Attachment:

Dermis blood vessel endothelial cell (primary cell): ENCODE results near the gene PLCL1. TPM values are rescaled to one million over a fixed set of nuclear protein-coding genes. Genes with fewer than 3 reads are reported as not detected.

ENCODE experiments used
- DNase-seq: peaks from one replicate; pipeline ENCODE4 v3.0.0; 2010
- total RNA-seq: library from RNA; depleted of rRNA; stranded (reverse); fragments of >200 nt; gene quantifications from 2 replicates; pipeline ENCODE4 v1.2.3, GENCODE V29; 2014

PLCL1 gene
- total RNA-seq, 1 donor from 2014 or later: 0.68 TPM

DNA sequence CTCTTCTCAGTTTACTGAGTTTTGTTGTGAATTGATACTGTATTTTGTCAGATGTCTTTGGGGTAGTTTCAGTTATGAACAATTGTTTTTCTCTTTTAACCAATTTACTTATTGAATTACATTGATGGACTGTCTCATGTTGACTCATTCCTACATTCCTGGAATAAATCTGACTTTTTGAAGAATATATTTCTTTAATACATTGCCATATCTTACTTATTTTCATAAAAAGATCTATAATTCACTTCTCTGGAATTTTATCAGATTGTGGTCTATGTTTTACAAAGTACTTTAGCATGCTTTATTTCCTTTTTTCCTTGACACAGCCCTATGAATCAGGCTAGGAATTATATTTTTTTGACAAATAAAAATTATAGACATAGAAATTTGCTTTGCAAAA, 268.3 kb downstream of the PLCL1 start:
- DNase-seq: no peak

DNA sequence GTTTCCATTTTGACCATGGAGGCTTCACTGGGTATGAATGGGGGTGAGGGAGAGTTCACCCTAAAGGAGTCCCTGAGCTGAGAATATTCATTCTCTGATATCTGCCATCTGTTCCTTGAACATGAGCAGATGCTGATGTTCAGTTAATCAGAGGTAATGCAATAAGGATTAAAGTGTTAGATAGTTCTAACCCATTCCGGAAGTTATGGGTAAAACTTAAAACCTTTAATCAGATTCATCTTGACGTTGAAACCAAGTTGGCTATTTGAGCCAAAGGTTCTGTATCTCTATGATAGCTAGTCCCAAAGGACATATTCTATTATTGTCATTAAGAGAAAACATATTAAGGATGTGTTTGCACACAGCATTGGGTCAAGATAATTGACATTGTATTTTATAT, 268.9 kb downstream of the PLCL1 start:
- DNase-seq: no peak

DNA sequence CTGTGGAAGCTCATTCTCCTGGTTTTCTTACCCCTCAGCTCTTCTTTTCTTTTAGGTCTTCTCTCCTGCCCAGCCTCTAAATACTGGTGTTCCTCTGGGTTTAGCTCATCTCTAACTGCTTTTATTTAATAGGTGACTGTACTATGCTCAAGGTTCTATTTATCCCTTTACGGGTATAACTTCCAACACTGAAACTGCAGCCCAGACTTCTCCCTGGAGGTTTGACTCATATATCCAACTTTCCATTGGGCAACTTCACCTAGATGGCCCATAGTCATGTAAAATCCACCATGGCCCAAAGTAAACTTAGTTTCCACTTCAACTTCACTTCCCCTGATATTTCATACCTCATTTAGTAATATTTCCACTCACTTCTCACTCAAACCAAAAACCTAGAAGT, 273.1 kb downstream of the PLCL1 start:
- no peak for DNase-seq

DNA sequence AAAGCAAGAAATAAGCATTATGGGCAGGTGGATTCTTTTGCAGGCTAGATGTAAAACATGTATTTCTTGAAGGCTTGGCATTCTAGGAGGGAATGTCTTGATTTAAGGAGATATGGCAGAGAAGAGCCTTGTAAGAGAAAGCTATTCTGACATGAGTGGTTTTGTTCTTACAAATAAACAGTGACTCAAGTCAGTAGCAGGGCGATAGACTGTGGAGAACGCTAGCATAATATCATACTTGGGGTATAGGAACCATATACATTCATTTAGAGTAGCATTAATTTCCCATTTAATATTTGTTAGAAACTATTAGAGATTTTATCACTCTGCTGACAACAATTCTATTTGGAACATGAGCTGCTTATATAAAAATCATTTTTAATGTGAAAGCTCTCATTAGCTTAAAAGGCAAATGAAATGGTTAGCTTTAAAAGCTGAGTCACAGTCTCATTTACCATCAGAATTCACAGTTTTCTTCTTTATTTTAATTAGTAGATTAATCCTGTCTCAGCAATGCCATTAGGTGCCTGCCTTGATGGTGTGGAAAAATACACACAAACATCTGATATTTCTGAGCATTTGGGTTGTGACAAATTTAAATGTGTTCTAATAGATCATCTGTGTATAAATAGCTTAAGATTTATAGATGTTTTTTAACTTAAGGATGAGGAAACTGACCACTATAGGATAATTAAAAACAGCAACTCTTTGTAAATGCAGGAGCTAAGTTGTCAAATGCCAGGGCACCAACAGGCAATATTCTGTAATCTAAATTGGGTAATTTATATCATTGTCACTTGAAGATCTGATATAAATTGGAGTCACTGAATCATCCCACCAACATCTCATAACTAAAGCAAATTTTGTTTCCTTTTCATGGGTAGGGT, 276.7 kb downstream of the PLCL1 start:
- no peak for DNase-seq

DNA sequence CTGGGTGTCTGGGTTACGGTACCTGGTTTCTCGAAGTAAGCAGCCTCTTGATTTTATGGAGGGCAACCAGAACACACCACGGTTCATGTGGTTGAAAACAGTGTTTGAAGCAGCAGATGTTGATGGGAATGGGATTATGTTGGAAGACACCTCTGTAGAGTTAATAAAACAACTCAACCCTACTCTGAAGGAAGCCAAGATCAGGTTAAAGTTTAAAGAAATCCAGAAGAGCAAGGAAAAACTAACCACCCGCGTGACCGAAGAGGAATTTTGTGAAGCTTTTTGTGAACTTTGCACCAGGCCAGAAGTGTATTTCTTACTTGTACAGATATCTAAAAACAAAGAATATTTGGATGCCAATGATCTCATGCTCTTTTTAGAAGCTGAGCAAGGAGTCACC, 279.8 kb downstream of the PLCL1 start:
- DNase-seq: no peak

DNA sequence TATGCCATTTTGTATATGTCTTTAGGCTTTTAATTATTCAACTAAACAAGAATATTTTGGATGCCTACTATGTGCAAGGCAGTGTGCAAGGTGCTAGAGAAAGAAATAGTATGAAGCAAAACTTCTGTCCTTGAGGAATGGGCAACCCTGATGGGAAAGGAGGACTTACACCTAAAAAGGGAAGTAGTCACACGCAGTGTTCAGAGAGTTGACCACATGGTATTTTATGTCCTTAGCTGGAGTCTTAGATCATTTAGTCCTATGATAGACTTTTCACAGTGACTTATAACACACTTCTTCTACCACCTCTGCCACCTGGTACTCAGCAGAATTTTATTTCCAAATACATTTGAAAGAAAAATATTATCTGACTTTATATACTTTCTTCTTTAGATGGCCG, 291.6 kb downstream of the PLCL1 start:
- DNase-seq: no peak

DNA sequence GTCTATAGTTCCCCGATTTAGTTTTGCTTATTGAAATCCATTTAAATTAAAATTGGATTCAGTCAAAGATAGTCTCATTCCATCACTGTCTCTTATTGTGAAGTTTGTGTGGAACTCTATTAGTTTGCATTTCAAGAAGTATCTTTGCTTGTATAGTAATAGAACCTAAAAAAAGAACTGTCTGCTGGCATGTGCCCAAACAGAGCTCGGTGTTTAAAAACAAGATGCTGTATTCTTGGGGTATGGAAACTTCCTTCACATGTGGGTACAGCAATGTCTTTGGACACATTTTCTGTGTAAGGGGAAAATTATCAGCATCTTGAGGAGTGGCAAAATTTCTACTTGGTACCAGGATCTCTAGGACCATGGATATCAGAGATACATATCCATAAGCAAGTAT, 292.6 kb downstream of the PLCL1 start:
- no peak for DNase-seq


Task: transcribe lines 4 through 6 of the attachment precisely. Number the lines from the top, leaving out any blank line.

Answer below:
- total RNA-seq: library from RNA; depleted of rRNA; stranded (reverse); fragments of >200 nt; gene quantifications from 2 replicates; pipeline ENCODE4 v1.2.3, GENCODE V29; 2014

PLCL1 gene
- total RNA-seq, 1 donor from 2014 or later: 0.68 TPM